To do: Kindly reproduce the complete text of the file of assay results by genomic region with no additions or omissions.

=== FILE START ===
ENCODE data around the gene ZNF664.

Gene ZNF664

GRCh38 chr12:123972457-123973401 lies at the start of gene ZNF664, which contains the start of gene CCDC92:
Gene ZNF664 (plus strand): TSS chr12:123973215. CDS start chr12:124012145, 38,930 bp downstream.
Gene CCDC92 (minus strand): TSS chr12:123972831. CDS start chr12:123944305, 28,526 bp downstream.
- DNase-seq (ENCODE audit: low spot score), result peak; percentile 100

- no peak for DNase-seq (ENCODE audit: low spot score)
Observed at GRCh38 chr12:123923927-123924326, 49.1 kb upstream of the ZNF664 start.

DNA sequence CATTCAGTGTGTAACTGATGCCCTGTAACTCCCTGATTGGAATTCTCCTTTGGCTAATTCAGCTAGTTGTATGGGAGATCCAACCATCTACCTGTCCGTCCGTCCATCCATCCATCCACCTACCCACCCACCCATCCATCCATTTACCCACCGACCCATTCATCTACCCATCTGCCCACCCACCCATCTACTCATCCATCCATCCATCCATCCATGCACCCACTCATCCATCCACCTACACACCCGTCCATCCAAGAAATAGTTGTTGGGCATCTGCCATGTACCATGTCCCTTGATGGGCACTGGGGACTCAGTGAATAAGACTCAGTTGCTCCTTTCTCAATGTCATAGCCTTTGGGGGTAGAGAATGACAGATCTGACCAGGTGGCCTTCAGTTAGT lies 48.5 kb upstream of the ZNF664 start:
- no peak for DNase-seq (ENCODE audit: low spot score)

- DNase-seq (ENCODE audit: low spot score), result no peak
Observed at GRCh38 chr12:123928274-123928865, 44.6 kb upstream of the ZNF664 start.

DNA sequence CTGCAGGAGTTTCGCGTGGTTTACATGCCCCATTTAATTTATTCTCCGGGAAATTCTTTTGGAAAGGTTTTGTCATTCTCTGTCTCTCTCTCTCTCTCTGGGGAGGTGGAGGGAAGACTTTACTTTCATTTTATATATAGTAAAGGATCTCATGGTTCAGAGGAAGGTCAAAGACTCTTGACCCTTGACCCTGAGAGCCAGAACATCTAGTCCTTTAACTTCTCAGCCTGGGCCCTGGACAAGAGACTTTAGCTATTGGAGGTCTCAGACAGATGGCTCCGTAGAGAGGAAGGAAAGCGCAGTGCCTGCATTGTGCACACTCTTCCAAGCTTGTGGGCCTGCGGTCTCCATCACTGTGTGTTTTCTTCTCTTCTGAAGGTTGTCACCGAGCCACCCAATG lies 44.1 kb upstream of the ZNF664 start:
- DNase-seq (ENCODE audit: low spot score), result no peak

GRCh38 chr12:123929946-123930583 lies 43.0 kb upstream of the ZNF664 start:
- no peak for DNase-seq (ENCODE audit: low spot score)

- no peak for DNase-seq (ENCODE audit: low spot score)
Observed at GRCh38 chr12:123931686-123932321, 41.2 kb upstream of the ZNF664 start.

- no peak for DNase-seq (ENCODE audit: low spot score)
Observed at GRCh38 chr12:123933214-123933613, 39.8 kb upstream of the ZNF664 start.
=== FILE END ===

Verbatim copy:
ENCODE data around the gene ZNF664.

Gene ZNF664

GRCh38 chr12:123972457-123973401 lies at the start of gene ZNF664, which contains the start of gene CCDC92:
Gene ZNF664 (plus strand): TSS chr12:123973215. CDS start chr12:124012145, 38,930 bp downstream.
Gene CCDC92 (minus strand): TSS chr12:123972831. CDS start chr12:123944305, 28,526 bp downstream.
- DNase-seq (ENCODE audit: low spot score), result peak; percentile 100

- no peak for DNase-seq (ENCODE audit: low spot score)
Observed at GRCh38 chr12:123923927-123924326, 49.1 kb upstream of the ZNF664 start.

DNA sequence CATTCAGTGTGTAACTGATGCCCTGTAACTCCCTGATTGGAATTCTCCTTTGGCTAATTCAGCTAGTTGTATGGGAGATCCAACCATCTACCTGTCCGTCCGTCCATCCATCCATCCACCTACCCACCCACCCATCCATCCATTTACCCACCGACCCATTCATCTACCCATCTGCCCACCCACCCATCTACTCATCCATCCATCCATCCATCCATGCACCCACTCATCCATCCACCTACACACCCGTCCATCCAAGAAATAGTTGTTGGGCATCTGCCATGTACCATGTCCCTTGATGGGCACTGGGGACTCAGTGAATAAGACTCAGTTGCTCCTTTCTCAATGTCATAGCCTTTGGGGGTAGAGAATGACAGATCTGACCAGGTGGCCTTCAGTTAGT lies 48.5 kb upstream of the ZNF664 start:
- no peak for DNase-seq (ENCODE audit: low spot score)

- DNase-seq (ENCODE audit: low spot score), result no peak
Observed at GRCh38 chr12:123928274-123928865, 44.6 kb upstream of the ZNF664 start.

DNA sequence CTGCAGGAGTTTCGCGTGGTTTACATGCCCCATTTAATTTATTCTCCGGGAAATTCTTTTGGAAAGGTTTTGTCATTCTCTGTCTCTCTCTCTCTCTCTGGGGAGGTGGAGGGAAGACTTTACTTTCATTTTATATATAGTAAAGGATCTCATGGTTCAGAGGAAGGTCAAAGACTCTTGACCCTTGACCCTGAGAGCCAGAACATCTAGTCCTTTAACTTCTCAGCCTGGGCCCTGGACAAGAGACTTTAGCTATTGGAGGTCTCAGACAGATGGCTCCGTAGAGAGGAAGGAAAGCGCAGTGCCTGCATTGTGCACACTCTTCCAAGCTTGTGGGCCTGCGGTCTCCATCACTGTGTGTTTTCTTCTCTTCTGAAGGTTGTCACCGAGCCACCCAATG lies 44.1 kb upstream of the ZNF664 start:
- DNase-seq (ENCODE audit: low spot score), result no peak

GRCh38 chr12:123929946-123930583 lies 43.0 kb upstream of the ZNF664 start:
- no peak for DNase-seq (ENCODE audit: low spot score)

- no peak for DNase-seq (ENCODE audit: low spot score)
Observed at GRCh38 chr12:123931686-123932321, 41.2 kb upstream of the ZNF664 start.

- no peak for DNase-seq (ENCODE audit: low spot score)
Observed at GRCh38 chr12:123933214-123933613, 39.8 kb upstream of the ZNF664 start.